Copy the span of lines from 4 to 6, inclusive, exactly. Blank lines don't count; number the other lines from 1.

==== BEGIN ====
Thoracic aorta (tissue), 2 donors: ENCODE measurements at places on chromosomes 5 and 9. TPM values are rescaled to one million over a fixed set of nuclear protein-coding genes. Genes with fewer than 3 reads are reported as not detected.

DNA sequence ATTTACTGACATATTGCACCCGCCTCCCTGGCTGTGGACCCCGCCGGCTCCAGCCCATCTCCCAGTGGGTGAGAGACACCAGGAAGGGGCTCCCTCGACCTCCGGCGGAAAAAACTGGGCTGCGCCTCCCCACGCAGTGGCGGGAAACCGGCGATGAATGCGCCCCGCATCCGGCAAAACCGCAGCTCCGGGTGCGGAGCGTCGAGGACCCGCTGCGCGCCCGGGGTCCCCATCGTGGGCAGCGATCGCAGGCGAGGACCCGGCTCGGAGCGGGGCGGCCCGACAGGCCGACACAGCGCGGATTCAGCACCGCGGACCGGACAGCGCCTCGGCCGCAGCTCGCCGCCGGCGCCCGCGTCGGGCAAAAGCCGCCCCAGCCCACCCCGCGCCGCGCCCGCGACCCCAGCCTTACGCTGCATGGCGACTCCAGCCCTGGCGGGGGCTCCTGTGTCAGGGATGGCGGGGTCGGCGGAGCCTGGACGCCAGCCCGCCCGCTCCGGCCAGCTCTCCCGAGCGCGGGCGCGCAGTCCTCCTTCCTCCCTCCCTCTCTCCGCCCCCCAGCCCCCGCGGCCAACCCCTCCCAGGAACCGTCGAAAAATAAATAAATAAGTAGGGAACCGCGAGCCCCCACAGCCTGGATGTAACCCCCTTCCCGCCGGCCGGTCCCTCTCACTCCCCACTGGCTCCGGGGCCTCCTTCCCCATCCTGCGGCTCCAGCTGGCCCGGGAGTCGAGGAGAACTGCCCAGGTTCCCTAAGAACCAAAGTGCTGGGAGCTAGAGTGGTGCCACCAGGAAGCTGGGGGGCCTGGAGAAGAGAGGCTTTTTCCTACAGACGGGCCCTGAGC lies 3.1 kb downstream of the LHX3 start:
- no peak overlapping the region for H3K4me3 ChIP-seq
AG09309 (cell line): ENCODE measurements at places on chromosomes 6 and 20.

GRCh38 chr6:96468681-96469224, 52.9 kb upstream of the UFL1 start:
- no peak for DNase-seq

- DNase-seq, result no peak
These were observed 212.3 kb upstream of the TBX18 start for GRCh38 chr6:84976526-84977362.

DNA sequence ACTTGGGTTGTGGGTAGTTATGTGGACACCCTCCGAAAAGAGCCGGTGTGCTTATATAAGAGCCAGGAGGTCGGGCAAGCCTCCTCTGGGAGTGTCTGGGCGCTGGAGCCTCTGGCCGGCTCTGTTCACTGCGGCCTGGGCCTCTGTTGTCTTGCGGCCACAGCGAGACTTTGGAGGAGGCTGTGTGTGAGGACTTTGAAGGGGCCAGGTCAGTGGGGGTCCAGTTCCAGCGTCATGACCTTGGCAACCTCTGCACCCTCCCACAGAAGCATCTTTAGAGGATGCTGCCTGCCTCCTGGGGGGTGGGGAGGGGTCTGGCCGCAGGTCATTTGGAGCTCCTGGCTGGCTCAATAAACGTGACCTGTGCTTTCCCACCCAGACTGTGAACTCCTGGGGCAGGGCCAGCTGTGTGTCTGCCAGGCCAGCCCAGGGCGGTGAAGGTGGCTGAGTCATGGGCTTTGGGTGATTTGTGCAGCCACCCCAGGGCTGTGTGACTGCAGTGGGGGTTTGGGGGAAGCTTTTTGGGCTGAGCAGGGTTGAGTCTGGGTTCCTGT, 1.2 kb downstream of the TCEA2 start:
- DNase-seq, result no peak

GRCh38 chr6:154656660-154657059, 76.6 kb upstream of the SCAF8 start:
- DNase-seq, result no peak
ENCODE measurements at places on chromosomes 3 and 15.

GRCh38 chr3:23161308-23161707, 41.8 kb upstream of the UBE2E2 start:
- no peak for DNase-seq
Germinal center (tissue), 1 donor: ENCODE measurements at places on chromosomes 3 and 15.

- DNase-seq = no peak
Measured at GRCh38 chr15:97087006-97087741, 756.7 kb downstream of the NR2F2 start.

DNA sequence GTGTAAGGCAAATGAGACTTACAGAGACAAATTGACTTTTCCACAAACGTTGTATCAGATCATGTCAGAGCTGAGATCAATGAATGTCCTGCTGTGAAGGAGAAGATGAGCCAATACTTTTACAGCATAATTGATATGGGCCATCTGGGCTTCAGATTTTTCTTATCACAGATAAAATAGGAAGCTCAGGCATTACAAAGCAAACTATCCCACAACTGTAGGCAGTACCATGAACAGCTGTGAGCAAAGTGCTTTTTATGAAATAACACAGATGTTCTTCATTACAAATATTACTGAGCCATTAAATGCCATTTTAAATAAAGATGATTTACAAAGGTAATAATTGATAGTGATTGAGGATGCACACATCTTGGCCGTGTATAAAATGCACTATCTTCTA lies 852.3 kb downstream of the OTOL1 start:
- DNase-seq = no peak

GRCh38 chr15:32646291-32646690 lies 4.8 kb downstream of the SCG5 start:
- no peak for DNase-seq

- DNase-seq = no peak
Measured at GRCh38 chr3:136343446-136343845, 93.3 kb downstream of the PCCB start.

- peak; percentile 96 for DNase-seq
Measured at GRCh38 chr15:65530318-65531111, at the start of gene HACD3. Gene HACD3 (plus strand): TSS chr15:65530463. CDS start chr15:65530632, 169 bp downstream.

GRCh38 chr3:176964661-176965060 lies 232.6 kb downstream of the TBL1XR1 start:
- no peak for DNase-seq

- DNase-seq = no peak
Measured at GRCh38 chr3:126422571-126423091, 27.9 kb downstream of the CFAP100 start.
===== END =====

AG09309 (cell line): ENCODE measurements at places on chromosomes 6 and 20.

GRCh38 chr6:96468681-96469224, 52.9 kb upstream of the UFL1 start:
- no peak for DNase-seq